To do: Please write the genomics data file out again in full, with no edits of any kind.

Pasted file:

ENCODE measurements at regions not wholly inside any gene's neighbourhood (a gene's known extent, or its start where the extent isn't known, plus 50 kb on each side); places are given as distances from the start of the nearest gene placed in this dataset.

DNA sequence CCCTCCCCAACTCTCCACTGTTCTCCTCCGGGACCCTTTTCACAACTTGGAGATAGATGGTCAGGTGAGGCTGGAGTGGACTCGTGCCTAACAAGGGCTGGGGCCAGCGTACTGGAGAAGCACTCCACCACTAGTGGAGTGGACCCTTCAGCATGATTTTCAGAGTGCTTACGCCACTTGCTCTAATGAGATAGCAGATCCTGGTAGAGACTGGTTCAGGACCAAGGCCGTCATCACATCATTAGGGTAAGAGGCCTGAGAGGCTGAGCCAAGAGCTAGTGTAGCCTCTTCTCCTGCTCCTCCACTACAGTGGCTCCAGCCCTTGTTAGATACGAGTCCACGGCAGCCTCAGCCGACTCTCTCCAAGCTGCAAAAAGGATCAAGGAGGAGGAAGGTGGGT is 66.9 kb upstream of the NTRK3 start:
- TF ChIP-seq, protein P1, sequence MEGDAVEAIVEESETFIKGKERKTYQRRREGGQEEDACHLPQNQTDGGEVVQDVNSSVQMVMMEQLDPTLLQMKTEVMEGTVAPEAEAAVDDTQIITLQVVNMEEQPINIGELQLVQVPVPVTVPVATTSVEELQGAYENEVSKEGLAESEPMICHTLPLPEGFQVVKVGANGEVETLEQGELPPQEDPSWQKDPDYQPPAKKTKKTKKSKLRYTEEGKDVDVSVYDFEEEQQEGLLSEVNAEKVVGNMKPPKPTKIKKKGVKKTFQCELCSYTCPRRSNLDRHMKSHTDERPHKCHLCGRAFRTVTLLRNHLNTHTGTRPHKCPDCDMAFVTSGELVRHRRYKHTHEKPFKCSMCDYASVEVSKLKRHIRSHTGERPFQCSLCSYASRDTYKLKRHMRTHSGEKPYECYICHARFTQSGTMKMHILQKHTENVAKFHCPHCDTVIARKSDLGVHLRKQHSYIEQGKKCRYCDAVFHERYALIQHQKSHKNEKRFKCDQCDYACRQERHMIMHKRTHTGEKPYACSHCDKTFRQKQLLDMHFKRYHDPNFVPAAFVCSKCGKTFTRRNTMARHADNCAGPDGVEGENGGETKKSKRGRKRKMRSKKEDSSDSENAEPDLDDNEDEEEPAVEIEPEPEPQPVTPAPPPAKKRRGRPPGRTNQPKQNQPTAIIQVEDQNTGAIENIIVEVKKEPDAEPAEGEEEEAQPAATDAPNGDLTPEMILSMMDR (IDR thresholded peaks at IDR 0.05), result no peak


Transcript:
ENCODE measurements at regions not wholly inside any gene's neighbourhood (a gene's known extent, or its start where the extent isn't known, plus 50 kb on each side); places are given as distances from the start of the nearest gene placed in this dataset.

DNA sequence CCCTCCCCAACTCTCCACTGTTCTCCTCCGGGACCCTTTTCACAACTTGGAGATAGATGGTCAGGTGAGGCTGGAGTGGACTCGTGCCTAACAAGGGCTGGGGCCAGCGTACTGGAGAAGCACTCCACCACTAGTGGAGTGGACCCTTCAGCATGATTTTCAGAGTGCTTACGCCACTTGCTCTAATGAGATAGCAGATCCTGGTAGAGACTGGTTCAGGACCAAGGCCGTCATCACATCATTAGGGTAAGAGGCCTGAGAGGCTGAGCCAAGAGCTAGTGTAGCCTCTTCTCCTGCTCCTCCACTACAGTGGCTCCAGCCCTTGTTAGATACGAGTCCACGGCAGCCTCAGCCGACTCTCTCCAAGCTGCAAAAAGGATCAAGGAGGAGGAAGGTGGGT is 66.9 kb upstream of the NTRK3 start:
- TF ChIP-seq, protein P1, sequence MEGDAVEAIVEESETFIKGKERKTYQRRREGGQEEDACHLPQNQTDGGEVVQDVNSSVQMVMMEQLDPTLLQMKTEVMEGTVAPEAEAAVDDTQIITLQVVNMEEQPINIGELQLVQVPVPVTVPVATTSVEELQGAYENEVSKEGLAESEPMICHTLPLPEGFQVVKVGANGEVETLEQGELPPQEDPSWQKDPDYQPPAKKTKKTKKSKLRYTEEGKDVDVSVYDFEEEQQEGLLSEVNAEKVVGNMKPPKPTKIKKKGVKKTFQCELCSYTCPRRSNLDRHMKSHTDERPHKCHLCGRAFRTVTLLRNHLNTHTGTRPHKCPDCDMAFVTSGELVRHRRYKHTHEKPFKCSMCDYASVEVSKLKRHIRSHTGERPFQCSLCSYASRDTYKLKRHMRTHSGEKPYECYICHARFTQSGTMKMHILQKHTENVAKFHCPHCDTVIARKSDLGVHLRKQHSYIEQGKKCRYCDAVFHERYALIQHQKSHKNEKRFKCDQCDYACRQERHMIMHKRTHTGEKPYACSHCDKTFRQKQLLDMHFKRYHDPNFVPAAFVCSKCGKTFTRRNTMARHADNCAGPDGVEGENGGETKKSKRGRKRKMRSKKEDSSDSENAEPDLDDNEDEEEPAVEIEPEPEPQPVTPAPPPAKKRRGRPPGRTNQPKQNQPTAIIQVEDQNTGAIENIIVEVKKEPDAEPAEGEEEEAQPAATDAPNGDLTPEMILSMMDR (IDR thresholded peaks at IDR 0.05), result no peak